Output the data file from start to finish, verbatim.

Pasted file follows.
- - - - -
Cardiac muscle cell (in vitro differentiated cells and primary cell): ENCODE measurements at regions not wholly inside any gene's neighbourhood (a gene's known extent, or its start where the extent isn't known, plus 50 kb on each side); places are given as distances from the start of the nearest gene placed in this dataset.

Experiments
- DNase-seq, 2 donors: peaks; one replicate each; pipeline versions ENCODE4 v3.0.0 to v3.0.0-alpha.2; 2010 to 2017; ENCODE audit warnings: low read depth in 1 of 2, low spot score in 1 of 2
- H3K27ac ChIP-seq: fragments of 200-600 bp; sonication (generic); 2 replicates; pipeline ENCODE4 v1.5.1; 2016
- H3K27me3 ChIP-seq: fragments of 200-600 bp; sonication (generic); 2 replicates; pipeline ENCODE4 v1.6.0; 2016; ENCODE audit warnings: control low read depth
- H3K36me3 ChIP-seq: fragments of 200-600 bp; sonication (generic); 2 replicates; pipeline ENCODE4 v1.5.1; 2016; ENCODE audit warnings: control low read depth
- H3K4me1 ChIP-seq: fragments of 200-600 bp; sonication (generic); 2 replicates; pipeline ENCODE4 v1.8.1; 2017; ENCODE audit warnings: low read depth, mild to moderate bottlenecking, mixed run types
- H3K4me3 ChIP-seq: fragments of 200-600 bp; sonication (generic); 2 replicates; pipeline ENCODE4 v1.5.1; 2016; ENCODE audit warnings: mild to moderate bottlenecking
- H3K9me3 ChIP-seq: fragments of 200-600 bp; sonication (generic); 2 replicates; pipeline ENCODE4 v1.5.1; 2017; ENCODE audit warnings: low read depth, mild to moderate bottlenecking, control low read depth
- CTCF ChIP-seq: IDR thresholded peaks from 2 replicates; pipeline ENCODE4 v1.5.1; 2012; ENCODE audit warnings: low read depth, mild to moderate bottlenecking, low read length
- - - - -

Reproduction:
Cardiac muscle cell (in vitro differentiated cells and primary cell): ENCODE measurements at regions not wholly inside any gene's neighbourhood (a gene's known extent, or its start where the extent isn't known, plus 50 kb on each side); places are given as distances from the start of the nearest gene placed in this dataset.

Experiments
- DNase-seq, 2 donors: peaks; one replicate each; pipeline versions ENCODE4 v3.0.0 to v3.0.0-alpha.2; 2010 to 2017; ENCODE audit warnings: low read depth in 1 of 2, low spot score in 1 of 2
- H3K27ac ChIP-seq: fragments of 200-600 bp; sonication (generic); 2 replicates; pipeline ENCODE4 v1.5.1; 2016
- H3K27me3 ChIP-seq: fragments of 200-600 bp; sonication (generic); 2 replicates; pipeline ENCODE4 v1.6.0; 2016; ENCODE audit warnings: control low read depth
- H3K36me3 ChIP-seq: fragments of 200-600 bp; sonication (generic); 2 replicates; pipeline ENCODE4 v1.5.1; 2016; ENCODE audit warnings: control low read depth
- H3K4me1 ChIP-seq: fragments of 200-600 bp; sonication (generic); 2 replicates; pipeline ENCODE4 v1.8.1; 2017; ENCODE audit warnings: low read depth, mild to moderate bottlenecking, mixed run types
- H3K4me3 ChIP-seq: fragments of 200-600 bp; sonication (generic); 2 replicates; pipeline ENCODE4 v1.5.1; 2016; ENCODE audit warnings: mild to moderate bottlenecking
- H3K9me3 ChIP-seq: fragments of 200-600 bp; sonication (generic); 2 replicates; pipeline ENCODE4 v1.5.1; 2017; ENCODE audit warnings: low read depth, mild to moderate bottlenecking, control low read depth
- CTCF ChIP-seq: IDR thresholded peaks from 2 replicates; pipeline ENCODE4 v1.5.1; 2012; ENCODE audit warnings: low read depth, mild to moderate bottlenecking, low read length